The next consideration is the creation of machine intelligence. One could attempt to build a kind of artificial general intelligience that builds on linking actions and abstract words. This work could attempt to create a learning system that represented ideas as program-like functions, including the ability to translate from new protocols into familiar functions, as well as to execute those functions within a self-adjusting feedback loop. Some recent progress has been made in the world of reinforcement learning, allowing algorithms to learn how to play video games given very little starting knowledge. This work matches the current article in that reinforcement learning fits well into the model of behavior as a goal-protocol cycle, although a more detailed analysis would be needed to check for finer grained supporting details.

In terms of my personal experience, this theory matches well. I sometimes think in internally-spoken words, sometimes in images or sounds. I occasionally think in non-verbal abstract words, especially when thinking about a concept in math that is most easily understood through an example visualization or structure. When I analyze my own action protocols, they do feel like hierarchical programs that are generally asynchronous — I don't usually stop to check for conditionals — and composed of loops, compositions of smaller programs, and involve variables to make them adaptable to new situations. I cannot speak to your personal experiences of consciousness, but I invite you to make similar comparisons.

Finally, there is the question of evolution. It seems natural to me that simple species have goals and corresponding actions to work toward those goals. Next comes the ability to learn actions by watching others perform them, perhaps triggered by an internal mechanism designed to give self-adjusting feedback based on perception of one's own in-progress motions. After that — or perhaps evolving in parallel — is the ability to explicitly teach ideas to others. When all of these pieces are in place, a mind is already in a position to become smarter by experimenting in a mental forum rather than just in reality. It seems natural that the mental forum — the nexus of perception and action protocols — would already exist. The last piece to fall into place would be the use of these components to close the internal feedback loop.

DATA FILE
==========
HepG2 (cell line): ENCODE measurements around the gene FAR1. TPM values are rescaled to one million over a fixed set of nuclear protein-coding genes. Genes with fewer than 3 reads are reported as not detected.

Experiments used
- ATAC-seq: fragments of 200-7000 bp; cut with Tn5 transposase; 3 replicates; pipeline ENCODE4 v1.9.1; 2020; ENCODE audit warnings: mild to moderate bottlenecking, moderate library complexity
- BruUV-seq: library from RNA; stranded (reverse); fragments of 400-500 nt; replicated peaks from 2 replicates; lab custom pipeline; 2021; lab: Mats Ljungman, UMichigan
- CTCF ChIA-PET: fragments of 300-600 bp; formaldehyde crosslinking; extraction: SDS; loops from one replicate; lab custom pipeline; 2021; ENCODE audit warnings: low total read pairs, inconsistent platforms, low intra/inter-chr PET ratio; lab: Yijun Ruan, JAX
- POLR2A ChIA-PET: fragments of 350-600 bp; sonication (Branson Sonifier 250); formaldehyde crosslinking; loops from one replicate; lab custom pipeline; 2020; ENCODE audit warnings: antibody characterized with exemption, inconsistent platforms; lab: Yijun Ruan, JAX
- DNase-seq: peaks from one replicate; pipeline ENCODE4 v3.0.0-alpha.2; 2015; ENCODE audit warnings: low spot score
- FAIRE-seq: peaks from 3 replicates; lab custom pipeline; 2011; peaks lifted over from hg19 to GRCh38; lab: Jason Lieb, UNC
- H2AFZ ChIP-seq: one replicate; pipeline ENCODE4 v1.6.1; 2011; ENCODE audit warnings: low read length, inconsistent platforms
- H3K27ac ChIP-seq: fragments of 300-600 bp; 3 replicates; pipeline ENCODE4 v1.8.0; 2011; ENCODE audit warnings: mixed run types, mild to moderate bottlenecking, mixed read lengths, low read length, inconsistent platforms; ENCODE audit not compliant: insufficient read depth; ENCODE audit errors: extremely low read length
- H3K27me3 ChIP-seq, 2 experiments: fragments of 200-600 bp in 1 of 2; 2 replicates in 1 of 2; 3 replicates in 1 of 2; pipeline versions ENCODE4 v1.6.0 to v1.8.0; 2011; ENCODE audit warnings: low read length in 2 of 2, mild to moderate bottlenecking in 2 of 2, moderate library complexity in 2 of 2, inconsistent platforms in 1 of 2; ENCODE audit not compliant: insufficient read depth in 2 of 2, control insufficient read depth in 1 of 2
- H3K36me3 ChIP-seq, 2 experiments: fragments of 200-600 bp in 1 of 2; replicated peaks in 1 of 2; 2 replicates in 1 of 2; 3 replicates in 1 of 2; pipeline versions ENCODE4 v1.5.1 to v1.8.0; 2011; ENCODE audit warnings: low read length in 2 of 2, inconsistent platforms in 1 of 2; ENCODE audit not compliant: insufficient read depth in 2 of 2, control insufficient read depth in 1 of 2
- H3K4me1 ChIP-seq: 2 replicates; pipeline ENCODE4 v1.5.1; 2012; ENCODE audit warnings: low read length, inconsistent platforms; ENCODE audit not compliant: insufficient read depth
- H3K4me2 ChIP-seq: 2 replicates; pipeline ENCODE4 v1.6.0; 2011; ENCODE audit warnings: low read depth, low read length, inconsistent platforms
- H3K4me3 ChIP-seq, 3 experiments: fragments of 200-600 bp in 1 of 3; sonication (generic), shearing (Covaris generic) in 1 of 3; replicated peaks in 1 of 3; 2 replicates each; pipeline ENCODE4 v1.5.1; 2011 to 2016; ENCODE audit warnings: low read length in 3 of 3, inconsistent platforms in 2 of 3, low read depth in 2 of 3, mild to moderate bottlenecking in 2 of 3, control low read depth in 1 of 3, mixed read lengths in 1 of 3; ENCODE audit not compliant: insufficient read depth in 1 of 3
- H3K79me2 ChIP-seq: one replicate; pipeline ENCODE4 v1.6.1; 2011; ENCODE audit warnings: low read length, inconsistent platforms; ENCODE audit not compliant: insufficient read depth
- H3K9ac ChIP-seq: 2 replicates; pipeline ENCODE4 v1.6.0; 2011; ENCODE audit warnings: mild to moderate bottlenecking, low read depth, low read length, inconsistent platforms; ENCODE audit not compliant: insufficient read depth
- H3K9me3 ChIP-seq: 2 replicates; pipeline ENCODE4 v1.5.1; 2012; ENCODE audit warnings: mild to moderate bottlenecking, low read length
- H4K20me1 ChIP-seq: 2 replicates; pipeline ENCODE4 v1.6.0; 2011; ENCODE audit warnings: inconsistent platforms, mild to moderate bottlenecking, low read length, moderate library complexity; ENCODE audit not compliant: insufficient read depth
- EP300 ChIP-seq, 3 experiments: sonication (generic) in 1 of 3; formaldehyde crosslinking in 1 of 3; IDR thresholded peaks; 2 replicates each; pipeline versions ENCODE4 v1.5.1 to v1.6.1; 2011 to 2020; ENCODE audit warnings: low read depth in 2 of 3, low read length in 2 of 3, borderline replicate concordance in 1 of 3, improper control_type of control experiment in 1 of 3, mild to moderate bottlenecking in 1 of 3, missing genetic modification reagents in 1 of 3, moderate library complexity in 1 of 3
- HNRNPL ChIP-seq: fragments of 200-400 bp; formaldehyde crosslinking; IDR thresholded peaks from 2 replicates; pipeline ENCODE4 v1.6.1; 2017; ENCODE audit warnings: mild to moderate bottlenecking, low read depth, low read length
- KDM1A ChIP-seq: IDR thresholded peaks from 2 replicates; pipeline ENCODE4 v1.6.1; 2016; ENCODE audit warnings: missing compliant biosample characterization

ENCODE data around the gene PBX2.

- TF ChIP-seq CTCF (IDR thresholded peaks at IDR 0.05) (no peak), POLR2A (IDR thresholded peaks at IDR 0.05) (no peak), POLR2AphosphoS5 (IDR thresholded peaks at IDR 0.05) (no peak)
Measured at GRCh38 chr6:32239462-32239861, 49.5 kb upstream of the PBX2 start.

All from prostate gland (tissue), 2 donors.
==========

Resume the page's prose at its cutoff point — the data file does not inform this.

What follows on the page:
Closing the loop

I'll summarize the key ideas.

Consciousness is what it's like to know what's happening. It's an internal experience we all have, yet cannot share in detail. Its details are highly individual, ephemeral, and not easily captured exactly in words. As far as I know, there is no widely-accepted, detailed explanation of how consciousness works.

The idea presented here is that consciousness arises from a process in which a new idea occurs, is translated into familiar concepts, and those familiar concepts are perceived similarly to the perception of external stimuli such as speech. These familiar concepts can take the form of spoken words, known visual ideas, or other previously-understood ideas. The ideas themselves are an internalization of actions; these actions are used to move us toward accomplishing our goals.

Abstract words take the form of programming functions with variables, sequences, and the ability to call other functions. Conditionals are based on asynchronous triggers to take branching actions.

The process of translating new ideas into familiar concepts is useful because it simplifies the model of the idea, relates it to previous ideas, and adds trigger points to bring the new idea to mind. Simplified models support memory, generalization to new applications, and the ability to communicate the idea to others. These justifications of the translation idea can also be viewed as an explanation for why teaching helps us to learn, or for why explaining a problem to a silent audience can still help us make progress on that problem.

These ideas can explain self-awareness: the same brain component which builds a picture of personhood of others can build a picture of personhood of ourselves by perceiving our internal concepts, such as internal speech, as if it had been observed externally as coming from another person.

I have not attempted to carefully support this theory in terms of other theories, nor in terms of experiments, although I think that would be worthwhile. I've argued in favor of these ideas based on qualities of my personal experiences of consciousness, which I am guessing may be shared by other humans. I've also listed some ideas based on pathological neurology and evolution that support the ideas of this article.

I'd be curious to learn of other detailed theories of consciousness, as well as about other forms of evidence that might support this theory, or provide hints about how these ideas could be improved.